Apologist: Prof's 'devotion' evidence race has become an idol

Monday, April 12, 2021
 | 
Steve Jordahl (OneNewsNow.com)

'Weary Black Woman' devotionA progressive professor at a university founded by Baptists has penned what she calls a "devotional" in which she prays to God to help her "hate" white people.

Chanequa Walker-Barnes, Ph.D. is a professor of practical theology at Georgia's Mercer University, which was founded by Baptists almost two centuries ago but has since grown secular roots. The professor contributed to a devotional book called "A Rhythm of Prayer." The book contains her "Prayer of a Weary Black Woman," which starts with the lines:

"Dear God, please help me to hate white people. Or at least to want to hate them."

It continues:

"At least, I want to stop caring about them, individually and collectively. I want to stop caring about their misguided, racist souls, to stop believing that they can be better, that they can stop being racist."

(Click on image above for larger version)

In the devotion, Walker-Barnes cites as heroic the hatred of Jonah toward the Ninevites and the indifference of Lot toward Sodom. And to be clear, Walker-Barnes doesn't request help in hating all white people – but only the "nice ones." Her special condemnation goes toward the "Fox News-loving, Trump-supporting voters."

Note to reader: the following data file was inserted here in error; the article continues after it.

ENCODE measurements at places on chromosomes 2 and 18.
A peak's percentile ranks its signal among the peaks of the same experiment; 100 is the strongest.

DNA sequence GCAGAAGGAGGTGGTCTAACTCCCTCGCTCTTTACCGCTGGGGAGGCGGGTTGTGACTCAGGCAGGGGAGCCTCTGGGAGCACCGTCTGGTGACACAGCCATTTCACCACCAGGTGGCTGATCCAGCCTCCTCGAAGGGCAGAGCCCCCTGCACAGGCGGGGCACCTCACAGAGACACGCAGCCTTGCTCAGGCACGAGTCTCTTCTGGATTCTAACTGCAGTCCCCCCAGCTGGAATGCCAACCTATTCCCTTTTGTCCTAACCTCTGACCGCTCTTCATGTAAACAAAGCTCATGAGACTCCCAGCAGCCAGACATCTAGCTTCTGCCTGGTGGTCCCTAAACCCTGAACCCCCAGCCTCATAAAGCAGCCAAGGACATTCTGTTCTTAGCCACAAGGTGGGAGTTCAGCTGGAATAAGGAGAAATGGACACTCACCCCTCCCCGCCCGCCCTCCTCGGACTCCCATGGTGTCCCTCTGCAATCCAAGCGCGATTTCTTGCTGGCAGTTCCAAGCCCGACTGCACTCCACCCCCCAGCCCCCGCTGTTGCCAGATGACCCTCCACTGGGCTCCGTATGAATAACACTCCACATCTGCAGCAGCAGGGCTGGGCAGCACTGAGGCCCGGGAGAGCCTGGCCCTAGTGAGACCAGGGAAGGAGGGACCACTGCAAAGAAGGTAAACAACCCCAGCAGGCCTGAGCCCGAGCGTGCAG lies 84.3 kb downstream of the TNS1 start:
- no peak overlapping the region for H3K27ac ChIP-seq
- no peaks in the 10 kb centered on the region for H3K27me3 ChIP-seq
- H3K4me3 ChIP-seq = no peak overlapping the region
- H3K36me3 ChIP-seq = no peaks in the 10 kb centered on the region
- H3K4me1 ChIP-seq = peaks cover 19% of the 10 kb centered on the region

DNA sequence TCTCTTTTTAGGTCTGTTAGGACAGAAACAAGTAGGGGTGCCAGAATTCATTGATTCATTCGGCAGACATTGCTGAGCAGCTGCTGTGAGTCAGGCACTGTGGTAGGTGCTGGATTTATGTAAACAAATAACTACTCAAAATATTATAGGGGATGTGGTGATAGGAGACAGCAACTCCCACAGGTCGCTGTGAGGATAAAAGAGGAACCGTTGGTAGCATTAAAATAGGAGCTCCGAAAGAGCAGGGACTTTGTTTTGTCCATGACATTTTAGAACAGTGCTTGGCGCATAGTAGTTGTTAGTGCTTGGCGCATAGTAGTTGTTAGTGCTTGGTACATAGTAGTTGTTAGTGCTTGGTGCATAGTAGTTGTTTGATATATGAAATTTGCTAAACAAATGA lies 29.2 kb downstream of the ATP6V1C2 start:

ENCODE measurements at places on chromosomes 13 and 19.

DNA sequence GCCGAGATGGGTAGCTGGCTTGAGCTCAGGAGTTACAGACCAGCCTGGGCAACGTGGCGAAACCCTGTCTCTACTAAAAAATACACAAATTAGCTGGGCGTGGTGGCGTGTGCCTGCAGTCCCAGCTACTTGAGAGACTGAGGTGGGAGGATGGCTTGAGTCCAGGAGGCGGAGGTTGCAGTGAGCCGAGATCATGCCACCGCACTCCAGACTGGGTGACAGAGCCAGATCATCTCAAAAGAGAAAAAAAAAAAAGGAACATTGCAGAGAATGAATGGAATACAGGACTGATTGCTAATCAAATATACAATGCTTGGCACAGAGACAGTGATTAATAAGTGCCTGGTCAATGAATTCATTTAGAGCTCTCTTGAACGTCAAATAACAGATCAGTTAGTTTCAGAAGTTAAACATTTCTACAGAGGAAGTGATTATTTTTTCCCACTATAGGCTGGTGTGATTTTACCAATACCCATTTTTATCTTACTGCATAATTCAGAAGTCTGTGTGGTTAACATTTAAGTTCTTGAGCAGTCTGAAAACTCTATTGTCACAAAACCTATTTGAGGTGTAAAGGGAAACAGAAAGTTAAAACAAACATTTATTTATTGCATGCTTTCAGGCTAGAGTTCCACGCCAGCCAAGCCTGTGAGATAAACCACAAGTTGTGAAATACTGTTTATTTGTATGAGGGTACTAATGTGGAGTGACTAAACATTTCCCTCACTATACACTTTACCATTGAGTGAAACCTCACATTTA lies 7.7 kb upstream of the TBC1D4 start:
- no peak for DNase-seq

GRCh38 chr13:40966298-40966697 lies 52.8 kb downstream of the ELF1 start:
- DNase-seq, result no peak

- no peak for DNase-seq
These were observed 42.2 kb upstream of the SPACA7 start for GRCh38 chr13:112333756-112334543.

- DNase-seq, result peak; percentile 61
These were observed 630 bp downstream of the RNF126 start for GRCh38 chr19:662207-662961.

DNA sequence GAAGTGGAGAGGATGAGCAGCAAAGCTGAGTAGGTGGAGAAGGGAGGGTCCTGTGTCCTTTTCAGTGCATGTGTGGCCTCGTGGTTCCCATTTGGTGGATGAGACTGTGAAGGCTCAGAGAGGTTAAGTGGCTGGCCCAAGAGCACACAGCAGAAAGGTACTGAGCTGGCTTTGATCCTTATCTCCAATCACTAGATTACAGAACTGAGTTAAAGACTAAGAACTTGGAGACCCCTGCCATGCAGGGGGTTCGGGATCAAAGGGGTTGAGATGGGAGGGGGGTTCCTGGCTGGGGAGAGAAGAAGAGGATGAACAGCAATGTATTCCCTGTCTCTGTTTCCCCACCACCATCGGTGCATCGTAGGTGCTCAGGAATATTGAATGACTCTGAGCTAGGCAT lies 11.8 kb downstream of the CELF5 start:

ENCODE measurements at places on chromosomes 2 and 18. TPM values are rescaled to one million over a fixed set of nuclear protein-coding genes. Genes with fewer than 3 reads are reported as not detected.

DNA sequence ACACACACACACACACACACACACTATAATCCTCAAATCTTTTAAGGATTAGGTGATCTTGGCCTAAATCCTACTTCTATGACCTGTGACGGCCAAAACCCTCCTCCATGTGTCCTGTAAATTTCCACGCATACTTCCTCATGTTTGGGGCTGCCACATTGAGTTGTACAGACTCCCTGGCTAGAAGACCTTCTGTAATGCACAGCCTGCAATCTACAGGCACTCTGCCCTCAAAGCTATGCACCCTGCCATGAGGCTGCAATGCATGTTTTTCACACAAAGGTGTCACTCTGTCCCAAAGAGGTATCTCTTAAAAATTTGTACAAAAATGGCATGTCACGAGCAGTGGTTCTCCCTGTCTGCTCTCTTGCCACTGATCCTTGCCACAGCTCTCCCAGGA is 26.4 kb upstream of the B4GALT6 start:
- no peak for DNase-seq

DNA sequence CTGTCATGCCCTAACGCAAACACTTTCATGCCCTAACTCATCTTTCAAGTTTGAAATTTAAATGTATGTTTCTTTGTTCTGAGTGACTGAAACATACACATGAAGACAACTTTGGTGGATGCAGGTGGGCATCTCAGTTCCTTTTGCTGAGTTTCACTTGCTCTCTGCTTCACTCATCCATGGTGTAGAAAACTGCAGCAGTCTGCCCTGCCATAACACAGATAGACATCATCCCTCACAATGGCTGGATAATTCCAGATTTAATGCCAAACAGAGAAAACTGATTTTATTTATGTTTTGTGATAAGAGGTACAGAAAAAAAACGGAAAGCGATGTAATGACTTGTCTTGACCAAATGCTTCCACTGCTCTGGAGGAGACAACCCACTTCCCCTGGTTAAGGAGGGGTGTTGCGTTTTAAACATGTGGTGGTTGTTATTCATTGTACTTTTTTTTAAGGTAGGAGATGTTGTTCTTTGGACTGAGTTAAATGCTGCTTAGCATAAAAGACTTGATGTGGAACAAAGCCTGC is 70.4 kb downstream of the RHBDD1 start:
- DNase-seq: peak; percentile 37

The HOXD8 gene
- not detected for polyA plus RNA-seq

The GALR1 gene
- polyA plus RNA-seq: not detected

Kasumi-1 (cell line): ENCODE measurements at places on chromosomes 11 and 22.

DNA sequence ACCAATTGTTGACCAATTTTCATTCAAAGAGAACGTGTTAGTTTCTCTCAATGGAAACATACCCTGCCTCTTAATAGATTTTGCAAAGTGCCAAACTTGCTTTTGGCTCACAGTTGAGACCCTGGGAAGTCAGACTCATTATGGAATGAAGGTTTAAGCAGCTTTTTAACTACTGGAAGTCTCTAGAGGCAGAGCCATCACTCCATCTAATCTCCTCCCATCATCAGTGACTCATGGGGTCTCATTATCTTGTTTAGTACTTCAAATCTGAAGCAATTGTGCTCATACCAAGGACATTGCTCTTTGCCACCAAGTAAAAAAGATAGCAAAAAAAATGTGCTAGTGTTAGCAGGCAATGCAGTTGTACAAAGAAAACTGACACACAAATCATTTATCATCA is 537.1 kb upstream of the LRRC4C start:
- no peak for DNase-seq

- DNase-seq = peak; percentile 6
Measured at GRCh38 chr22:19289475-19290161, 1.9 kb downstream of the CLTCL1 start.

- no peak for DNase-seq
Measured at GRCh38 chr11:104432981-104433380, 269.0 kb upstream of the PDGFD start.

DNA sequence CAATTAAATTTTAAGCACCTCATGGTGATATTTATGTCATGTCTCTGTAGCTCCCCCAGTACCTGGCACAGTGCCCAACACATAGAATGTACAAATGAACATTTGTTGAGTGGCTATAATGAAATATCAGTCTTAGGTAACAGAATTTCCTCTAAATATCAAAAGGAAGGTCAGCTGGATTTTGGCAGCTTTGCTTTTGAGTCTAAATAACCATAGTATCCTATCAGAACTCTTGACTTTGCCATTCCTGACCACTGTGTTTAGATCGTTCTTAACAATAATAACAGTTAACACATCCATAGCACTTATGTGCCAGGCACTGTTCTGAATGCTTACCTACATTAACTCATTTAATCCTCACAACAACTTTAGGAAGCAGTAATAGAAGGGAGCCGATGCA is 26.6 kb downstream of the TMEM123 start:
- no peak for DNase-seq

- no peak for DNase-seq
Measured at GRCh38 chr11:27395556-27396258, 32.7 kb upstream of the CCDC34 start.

Dr. Alex McFarland, a Christian apologist, contends that Mercer needs to do some soul-searching.

McFarland

"Mercer was founded by the Baptists in 1833, and if they have one thread, one shred of common sense and fidelity to God's Word, this 'professor' – quote, unquote – should be fired," he tells One News Now.

"Notice it doesn't say 'hate racist white people' – although that in itself would be bad," McFarland continues, "because if you're a follower of the true and living God, you can't hate anybody."

The professor's prayer, argues the author and apologist, is the logical extension of Critical Race Theory.

"Race has become an idol to many black Americans," he states. "[Many of them promote] the idea that every white person is a racist, [and argue] I'm due all these special rights, and I'm a victim and let's slash and burn America. [These attitudes about] race and wokeness and social justice – even for some Christian blacks – has become an idol."

According to her website, Walker-Barnes is an "ecumenical minister whose work focuses upon healing the legacies of racial and gender oppression" – and whose faith "has been shaped by Methodist, Baptist, and evangelical social justice communities as well as by Buddhism and Islam."

One News Now reached out to both Mercer University and Dr. Walker-Barnes but did not hear back.

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